Monday, November 13, 2006

What's wrong with Green?

I had sent to some of my cousins the comment from the previous posting about being a registered Green because I felt the Religious Right had pulled the G.O.P. so far to the right that the Democrats were now in the middle. This cousin said that they felt "Greens" were just progressive Democrats, that ours is a two-party system, and that we are weakening the Democratic position by carving out a third party.

I have thought and thought about how to respond to this, and this is it:

The point about weakening the Democratic position is well taken, as far as stealing votes from a candidate who might otherwise beat the Republican. As for me, I've guarded against that in every election, including participating in the vote trade when Nader was running, such that my vote for Nader didn't cost Kerry or Gore any votes because they were so far ahead in our state, whereas Green votes in some other areas may have prevented the Democrat from winning. I was angry at Ralph Nader for not pulling out of the election when it would have made a Democratic win almost inevitable and would have kept Bush from prolonging the agony.

Otherwise, I really feel that the Religious Right really has dragged political issues so far to the right that some things need to be done to pull them back to the left. I feel that the Democrats won't go far enough in terms of global warming and other environmental concerns, especially since the Bush administration has forced our nation to take big steps backwards in this regard.

When I closed the curtain to vote, there was a Democratic line and a Republican line, but there was also Conservative, Working Families, Libertarian, Green, and a couple others. These are the parties that push issues where Democratic and Republicans don't dare, for fear of alienating the "middle" voters and losing a "winning position". A friend says this is where political "research and development" are done. These are the parties that reflect societal changes and sometimes replace the previously dominant parties. There are third parties in lots of other countries, and there have been third parties here since at least the time of the war between the sections.

Nowadays, Barry Goldwater is considered to have been liberal. But most "Liberals" in Congress were afraid to vote against authorization for the Iraq debacle, and have been afraid to speak out for abortion rights and other issues, for fear of alienating voters whom they have presumed to be in the majority. People of faith who don't follow the fundamentalist crowd have kept silent for fear of being called heretical or non-Christian, allowing those who speak most loudly to monopolize the public media, instead of demonstrating who are the true followers of Christ. It seems to me that those who profess most loudly that they are the true apostles are the ones whose actions least resemble the founder of their faith. Truly patriotic citizens have kept quiet because it has been in vogue to simply wave a flag (which is the very least one can do to "support the troops"), instead of demonstrating real patriotism by standing up for the ideals, such as a balance of powers and the separation of church and state, which are the ones that truly set this nation apart from others.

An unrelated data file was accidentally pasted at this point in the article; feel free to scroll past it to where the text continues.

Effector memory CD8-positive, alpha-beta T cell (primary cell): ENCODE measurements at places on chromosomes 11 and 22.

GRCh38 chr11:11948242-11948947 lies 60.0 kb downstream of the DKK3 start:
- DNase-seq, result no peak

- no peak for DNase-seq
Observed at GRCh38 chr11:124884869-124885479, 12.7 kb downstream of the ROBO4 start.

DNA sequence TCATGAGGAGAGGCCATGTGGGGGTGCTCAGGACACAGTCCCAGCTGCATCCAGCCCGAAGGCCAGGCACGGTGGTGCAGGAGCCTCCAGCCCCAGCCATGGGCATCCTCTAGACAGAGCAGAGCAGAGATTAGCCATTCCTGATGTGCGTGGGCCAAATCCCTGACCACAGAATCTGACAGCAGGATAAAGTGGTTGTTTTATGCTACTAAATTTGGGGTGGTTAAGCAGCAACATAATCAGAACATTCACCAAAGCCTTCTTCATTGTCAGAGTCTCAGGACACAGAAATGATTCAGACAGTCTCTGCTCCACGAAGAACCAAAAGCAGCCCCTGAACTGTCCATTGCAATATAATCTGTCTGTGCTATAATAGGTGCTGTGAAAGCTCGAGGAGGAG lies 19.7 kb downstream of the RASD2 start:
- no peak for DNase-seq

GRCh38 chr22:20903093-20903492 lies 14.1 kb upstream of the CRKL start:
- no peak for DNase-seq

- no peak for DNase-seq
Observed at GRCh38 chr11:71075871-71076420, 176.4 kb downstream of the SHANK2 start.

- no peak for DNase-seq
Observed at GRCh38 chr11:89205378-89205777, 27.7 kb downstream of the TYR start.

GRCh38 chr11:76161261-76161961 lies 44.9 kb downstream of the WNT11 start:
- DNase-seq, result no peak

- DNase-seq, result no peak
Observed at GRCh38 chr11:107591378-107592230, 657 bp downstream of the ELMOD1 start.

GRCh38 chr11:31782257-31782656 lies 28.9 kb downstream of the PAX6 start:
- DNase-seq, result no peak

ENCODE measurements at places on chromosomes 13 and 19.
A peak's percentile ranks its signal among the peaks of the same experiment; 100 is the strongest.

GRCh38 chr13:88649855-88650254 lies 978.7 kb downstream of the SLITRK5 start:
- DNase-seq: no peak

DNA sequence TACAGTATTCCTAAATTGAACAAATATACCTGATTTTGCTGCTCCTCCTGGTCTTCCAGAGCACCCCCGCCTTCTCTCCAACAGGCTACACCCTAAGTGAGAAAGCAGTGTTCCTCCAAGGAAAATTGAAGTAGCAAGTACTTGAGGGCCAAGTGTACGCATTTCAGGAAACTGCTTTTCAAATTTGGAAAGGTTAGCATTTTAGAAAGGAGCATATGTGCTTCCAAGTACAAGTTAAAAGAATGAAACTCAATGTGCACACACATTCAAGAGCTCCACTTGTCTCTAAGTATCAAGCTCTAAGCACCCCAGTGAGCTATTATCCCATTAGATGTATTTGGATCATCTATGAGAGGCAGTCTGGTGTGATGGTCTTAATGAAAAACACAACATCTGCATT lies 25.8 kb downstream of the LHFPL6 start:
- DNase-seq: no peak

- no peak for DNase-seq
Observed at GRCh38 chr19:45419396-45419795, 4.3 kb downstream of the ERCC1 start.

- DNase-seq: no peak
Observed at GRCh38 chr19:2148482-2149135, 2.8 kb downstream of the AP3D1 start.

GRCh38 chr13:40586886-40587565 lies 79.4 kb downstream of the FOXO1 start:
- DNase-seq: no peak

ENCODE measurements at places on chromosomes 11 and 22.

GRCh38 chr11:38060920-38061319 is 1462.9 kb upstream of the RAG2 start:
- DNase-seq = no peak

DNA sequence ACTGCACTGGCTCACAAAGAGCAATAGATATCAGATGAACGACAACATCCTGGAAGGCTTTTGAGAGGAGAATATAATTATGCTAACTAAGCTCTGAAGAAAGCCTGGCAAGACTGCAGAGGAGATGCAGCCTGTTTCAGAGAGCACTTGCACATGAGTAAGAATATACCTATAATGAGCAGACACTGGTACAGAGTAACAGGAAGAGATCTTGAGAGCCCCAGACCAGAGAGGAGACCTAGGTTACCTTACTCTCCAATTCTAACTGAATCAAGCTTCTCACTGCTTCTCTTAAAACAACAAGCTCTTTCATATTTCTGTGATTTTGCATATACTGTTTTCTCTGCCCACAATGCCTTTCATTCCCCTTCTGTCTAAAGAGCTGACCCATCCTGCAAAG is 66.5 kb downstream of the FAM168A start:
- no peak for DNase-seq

So I hold to my position that things have shifted too far to the right, that we needn't be limited to two parties, and that Greens (aka progressive Democrats) can fill that role as needed. I am a Green because my ideals match the platform pretty well, but I know I'll often have to settle for a Democratic reality, which will do. As long as we don't have to put up with any more of Little Schickelgruber's draconian tyranny.

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About Me

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I've been a number of things over the years: husband, father, environmental technical specialist, college instructor, carpenter, volunteer firefighter and ambulance driver, student of Lakota and Japanese languages, technical writer, process engineer, research technician, IT technician, emergency dispatcher, etc.